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Alan Lakey: Who are the medal winners of the past four years?

Four years of intense graft, effort and sacrifice reached its conclusion this year and, no, this is not about the FSA and the RDR experiment. I am talking about the Olympics where, as usual, there were more losers than winners. A lucky few achieved results beyond their realistic hopes, while others underperformed due to stress, injury or plain over-exuberance.

As sport pundits eulogise the heroes and scribble damning obituaries regarding the fallen, I have paused to consider the medal winners and also-rans within the financial services industry over the past four years.

A bronze medal was gained by Aifa, a result that staggered many observers as it was considered a mere shadow of its former self.

Somehow it had contrived to lose two head coaches in recent years, as well as much of its funding, and had exhibited a woeful lack of leadership and direction that some doubted it would even make it to the starting line.

Fortunately, a new coach, some new additions to the council and a rediscovery of focus have seen a revival of sorts, resulting in this surprising third place, even after surmounting an arguable false start.

Also on the podium displaying a deserved silver medal is Friends Life, a company that has successfully absorbed the best aspects of its Axa, Bupa and Friends Provident constituent parts.

Friend’s protection offering has placed its focus on quality rather than engaging in the never-ending price war and, as a result, it has waved the value flag to the benefit of advisers and consumers

Perhaps the biggest surprise to many was the gold medal winner, the unseeded newcomer PanaceaIFA.

This IFA support body has extended the scope of its services throughout the year and engaged with the industry on numerous important issues. Owner Derek Bradley has also worked tirelessly for the rights of advisers, particularly in respect of the missing longstop and the encroaching menace of claims management parasites.

So, who failed to medal? Fellow columnist Nic Ciccuti had hinted at promise but after some early success he slipped back into his old habits and his challenge fell away rather tamely. Surgery and a new training regime may be the answer.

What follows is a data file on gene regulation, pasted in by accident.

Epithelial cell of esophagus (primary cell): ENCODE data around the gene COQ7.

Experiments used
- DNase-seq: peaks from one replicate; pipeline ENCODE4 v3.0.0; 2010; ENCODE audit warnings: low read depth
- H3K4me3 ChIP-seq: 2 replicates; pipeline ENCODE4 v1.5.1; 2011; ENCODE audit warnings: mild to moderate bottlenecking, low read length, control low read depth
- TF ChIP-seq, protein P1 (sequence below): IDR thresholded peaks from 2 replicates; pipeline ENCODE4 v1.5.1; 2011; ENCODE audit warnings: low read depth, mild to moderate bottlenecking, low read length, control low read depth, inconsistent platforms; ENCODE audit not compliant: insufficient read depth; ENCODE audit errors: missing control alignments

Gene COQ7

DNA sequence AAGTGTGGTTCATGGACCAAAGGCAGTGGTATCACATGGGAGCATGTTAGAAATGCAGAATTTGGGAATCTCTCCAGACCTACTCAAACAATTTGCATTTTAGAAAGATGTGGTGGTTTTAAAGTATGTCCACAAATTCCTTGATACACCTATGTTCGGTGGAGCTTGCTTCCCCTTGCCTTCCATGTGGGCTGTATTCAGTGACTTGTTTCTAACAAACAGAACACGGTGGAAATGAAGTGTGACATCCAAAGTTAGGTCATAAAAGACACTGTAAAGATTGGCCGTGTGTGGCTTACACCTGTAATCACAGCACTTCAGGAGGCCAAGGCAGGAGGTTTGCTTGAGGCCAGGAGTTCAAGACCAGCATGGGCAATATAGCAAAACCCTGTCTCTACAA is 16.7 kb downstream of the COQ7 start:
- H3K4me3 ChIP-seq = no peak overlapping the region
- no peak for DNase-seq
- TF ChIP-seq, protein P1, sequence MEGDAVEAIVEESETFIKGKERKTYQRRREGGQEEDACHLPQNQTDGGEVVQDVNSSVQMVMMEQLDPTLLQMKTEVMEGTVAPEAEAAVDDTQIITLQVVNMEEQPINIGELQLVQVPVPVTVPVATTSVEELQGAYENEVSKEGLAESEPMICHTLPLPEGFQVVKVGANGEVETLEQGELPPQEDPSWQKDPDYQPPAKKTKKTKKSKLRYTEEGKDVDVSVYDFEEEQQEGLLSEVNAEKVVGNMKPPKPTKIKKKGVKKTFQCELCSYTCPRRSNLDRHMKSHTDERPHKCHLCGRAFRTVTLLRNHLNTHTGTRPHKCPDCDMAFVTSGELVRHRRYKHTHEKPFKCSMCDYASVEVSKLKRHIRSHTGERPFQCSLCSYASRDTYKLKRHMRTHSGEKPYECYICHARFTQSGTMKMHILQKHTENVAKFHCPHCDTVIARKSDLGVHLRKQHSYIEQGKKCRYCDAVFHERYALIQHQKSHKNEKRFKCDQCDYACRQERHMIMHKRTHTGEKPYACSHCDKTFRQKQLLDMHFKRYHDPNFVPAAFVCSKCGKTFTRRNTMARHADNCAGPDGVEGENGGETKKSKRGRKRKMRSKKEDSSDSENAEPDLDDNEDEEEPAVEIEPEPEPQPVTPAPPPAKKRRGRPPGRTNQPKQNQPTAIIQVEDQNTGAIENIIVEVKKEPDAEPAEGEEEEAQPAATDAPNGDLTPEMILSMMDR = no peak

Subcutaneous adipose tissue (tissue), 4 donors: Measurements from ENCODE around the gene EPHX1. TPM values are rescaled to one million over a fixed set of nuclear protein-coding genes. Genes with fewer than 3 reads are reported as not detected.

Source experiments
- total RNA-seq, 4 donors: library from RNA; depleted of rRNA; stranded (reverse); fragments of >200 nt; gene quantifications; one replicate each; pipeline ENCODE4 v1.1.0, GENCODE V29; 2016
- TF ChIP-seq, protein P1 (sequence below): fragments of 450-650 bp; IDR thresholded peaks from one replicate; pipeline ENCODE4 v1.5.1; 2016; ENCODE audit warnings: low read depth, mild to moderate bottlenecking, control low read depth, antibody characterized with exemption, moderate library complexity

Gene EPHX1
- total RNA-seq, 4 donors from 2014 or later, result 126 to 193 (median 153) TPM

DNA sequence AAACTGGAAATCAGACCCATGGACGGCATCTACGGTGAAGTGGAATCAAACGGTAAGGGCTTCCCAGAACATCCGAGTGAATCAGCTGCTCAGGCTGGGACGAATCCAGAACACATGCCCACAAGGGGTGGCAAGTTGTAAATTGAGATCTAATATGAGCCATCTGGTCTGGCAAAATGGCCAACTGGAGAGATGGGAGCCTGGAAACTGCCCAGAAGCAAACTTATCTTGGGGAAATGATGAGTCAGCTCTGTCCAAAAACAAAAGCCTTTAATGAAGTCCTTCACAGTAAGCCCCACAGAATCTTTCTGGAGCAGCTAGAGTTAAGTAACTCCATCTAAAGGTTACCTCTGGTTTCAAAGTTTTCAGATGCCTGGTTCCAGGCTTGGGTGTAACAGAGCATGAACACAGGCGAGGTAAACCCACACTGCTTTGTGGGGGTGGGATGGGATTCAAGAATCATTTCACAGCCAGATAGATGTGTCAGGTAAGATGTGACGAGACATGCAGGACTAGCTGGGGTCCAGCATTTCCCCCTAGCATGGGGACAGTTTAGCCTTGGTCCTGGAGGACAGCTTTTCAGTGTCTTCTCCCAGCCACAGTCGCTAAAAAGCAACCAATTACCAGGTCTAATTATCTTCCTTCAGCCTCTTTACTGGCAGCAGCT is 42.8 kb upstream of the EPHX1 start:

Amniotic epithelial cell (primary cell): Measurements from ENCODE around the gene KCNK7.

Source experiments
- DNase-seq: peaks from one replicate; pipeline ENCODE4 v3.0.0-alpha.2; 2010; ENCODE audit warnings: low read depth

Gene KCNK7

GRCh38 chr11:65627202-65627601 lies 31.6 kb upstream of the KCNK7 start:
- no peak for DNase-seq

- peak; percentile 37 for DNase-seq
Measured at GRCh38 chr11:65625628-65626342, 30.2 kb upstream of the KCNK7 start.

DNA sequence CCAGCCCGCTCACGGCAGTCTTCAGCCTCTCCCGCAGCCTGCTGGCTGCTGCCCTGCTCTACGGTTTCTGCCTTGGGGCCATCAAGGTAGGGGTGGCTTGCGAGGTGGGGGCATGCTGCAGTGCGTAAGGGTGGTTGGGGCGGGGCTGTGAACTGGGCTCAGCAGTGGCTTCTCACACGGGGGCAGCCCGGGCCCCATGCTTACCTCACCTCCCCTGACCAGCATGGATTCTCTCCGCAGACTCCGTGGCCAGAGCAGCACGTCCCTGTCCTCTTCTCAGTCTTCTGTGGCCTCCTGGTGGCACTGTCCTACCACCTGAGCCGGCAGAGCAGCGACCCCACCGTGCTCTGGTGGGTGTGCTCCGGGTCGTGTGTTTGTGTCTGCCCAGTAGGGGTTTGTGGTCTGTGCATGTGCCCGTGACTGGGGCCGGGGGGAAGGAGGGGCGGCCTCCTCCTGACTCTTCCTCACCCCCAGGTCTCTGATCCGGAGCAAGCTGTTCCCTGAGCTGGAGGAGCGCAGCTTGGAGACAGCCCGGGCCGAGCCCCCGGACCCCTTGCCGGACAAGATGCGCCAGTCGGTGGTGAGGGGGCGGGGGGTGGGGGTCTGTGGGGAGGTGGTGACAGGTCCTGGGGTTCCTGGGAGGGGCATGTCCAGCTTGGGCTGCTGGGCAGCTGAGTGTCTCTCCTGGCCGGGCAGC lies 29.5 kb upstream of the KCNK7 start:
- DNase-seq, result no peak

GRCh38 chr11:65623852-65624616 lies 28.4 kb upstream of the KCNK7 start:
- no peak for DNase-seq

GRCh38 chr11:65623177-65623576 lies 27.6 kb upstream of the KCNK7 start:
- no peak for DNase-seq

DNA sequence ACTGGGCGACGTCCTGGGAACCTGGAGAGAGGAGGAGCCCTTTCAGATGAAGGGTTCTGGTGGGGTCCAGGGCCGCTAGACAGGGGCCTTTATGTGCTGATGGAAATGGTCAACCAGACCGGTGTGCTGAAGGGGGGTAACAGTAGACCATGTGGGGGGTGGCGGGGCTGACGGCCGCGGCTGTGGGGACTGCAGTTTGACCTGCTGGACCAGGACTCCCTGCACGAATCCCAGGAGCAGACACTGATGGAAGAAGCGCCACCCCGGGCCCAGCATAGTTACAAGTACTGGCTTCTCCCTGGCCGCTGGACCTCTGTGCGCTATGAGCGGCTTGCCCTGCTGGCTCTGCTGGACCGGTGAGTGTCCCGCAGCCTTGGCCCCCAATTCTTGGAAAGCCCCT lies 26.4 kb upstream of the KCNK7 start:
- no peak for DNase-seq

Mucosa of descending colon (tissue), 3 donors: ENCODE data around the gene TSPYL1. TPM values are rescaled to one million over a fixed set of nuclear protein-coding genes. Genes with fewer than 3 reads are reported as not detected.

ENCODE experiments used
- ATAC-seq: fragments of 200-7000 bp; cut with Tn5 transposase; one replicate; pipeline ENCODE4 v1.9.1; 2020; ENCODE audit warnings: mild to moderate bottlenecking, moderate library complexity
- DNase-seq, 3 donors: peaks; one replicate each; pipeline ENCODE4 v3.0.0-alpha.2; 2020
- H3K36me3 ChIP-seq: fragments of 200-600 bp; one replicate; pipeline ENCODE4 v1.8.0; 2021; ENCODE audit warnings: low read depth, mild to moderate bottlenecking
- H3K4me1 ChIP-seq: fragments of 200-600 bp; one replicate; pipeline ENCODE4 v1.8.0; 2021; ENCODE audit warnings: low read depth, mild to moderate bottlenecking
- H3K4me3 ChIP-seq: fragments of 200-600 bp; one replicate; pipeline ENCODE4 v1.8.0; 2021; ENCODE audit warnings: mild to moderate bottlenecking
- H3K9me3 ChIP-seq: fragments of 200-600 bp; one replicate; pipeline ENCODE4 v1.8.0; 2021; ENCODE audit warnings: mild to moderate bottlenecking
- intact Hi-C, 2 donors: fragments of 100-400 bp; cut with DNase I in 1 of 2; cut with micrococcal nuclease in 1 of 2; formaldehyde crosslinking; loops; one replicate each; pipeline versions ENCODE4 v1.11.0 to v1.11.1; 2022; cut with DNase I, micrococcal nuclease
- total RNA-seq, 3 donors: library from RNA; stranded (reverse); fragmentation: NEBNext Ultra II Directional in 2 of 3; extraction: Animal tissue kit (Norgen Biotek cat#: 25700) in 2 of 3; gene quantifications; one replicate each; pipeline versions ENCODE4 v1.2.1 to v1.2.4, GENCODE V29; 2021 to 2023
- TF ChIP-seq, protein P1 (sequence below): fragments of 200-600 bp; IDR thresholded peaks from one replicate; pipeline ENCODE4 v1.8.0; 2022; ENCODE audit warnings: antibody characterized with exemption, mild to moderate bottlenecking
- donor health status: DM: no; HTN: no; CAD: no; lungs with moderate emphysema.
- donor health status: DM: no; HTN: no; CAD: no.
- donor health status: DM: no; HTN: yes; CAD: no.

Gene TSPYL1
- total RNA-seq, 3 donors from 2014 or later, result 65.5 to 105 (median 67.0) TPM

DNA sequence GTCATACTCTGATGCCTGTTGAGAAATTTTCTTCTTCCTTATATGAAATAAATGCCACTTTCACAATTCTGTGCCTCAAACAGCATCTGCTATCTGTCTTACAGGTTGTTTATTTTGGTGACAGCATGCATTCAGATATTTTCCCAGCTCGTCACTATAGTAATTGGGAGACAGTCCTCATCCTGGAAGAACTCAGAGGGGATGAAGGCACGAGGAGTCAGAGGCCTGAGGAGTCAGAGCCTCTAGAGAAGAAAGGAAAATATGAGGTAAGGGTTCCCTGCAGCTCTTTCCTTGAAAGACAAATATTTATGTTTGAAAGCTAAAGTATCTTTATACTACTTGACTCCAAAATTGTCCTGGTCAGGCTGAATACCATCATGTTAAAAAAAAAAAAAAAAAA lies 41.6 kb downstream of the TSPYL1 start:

The Financial Ombudsman Service briefly threatened as a medal contender but quickly reverted to type as a consumer champion. Like Ben Johnson, it blamed its coach for all manner of inadequacies so, on the basis of hearsay and the balance of probability, it was eliminated at an early stage.

Even though it failed to turn up at the trials, the FSA was entered by the Treasury, which pronounced it a serious medal hope and a world-class competitor. In truth, it never looked likely to reach the final stages as too many of the team cried off with injuries, while some key players elected to compete for other teams where the rewards were greater.

Such musings hide the bitter truth that in the real world, the Treasury and the regulator always take to the podium because they make the rules and can disqualify any who seem to threaten their dominion.

Rio in 2016 sounds like a great place to be, not for the Olympics but simply to get away from this depressing scene and, of course, there is no extradition.

Alan Lakey is partner at Highclere Financial Services

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Comments

There are 6 comments at the moment, we would love to hear your opinion too.

  1. Eddie “the eagle” head coach for the FCA, they will need first hand experience on how to bounce when they come off the steep downward slope that is RDR.

    Well done Alan a nice jovial (but serious points) for a Friday.

  2. Alan, you failed to mention your own organisation Adviser Alliance which was disqualified in the heats! You regularly ask for IFAs support to help with the cause, yet the organisation is impossible to contact and doesn’t even acknowledge a new subscription or confirm log on details. A bit like Phillps Idowu, nobody quite knew where he was or what went wrong with his performance!

  3. I am not that difficult to contact, Chris. All three Directors details are on the FSA register. I am at;

    alan.lakey@btconnect.com

    The Idowu analogy is a good one because after years of being sneered at and laughed at he came good and won many titles. Similarly he couldn’t give a fig what the top brass think.

    Nice one.

  4. Hector Sants might have been a contender for the podium but he flunked the last few hurdles and bailed out instead, probably having realised that they’ve all been set far too high for any mere mortal to clear ~ at least, far too high to clear with his wedding tackle still intact.

  5. Hector Sants might have been a contender for a position on the podium but he flunked the last few hurdles and bailed out instead. Quite probably this will have been because he realised that said hurdles have all been set far too high for most mere mortals to clear, other than by incurring severe damage to his wedding tackle.

    So he did the prudent thing and opted instead for 6 months of generously paid gardening leave whilst contemplating at leisure his options for the future.

    Maybe next time, eh Hector?

  6. if the best our industry can manage for medals are Friends Life and AIFA, then God help us all!

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